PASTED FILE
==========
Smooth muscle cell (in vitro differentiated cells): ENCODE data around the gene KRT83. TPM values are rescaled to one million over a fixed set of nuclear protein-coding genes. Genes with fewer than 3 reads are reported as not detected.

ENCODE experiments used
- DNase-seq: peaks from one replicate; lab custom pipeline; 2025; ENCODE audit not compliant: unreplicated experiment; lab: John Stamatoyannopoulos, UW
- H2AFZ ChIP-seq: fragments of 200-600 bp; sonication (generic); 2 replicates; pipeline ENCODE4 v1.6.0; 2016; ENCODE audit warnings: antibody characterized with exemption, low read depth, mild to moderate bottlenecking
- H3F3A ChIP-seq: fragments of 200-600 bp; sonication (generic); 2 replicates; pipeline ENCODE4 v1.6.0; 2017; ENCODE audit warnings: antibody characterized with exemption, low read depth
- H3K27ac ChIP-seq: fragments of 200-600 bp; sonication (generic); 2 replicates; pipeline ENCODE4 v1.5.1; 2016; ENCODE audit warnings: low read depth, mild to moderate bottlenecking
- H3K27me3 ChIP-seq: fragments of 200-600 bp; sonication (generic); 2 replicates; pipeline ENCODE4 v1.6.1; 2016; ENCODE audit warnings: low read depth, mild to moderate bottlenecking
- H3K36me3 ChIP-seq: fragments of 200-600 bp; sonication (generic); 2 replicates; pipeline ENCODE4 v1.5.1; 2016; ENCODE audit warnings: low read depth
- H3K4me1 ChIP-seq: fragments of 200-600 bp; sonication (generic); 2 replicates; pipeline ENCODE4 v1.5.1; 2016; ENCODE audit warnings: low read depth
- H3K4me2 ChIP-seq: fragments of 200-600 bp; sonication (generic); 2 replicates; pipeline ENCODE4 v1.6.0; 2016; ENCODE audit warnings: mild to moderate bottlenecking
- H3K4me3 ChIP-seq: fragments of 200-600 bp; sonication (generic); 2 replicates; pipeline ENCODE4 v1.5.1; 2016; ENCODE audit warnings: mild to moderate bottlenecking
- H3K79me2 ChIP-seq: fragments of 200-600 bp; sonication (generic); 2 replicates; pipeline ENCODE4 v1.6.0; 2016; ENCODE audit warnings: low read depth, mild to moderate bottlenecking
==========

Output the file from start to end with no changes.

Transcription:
Smooth muscle cell (in vitro differentiated cells): ENCODE data around the gene KRT83. TPM values are rescaled to one million over a fixed set of nuclear protein-coding genes. Genes with fewer than 3 reads are reported as not detected.

ENCODE experiments used
- DNase-seq: peaks from one replicate; lab custom pipeline; 2025; ENCODE audit not compliant: unreplicated experiment; lab: John Stamatoyannopoulos, UW
- H2AFZ ChIP-seq: fragments of 200-600 bp; sonication (generic); 2 replicates; pipeline ENCODE4 v1.6.0; 2016; ENCODE audit warnings: antibody characterized with exemption, low read depth, mild to moderate bottlenecking
- H3F3A ChIP-seq: fragments of 200-600 bp; sonication (generic); 2 replicates; pipeline ENCODE4 v1.6.0; 2017; ENCODE audit warnings: antibody characterized with exemption, low read depth
- H3K27ac ChIP-seq: fragments of 200-600 bp; sonication (generic); 2 replicates; pipeline ENCODE4 v1.5.1; 2016; ENCODE audit warnings: low read depth, mild to moderate bottlenecking
- H3K27me3 ChIP-seq: fragments of 200-600 bp; sonication (generic); 2 replicates; pipeline ENCODE4 v1.6.1; 2016; ENCODE audit warnings: low read depth, mild to moderate bottlenecking
- H3K36me3 ChIP-seq: fragments of 200-600 bp; sonication (generic); 2 replicates; pipeline ENCODE4 v1.5.1; 2016; ENCODE audit warnings: low read depth
- H3K4me1 ChIP-seq: fragments of 200-600 bp; sonication (generic); 2 replicates; pipeline ENCODE4 v1.5.1; 2016; ENCODE audit warnings: low read depth
- H3K4me2 ChIP-seq: fragments of 200-600 bp; sonication (generic); 2 replicates; pipeline ENCODE4 v1.6.0; 2016; ENCODE audit warnings: mild to moderate bottlenecking
- H3K4me3 ChIP-seq: fragments of 200-600 bp; sonication (generic); 2 replicates; pipeline ENCODE4 v1.5.1; 2016; ENCODE audit warnings: mild to moderate bottlenecking
- H3K79me2 ChIP-seq: fragments of 200-600 bp; sonication (generic); 2 replicates; pipeline ENCODE4 v1.6.0; 2016; ENCODE audit warnings: low read depth, mild to moderate bottlenecking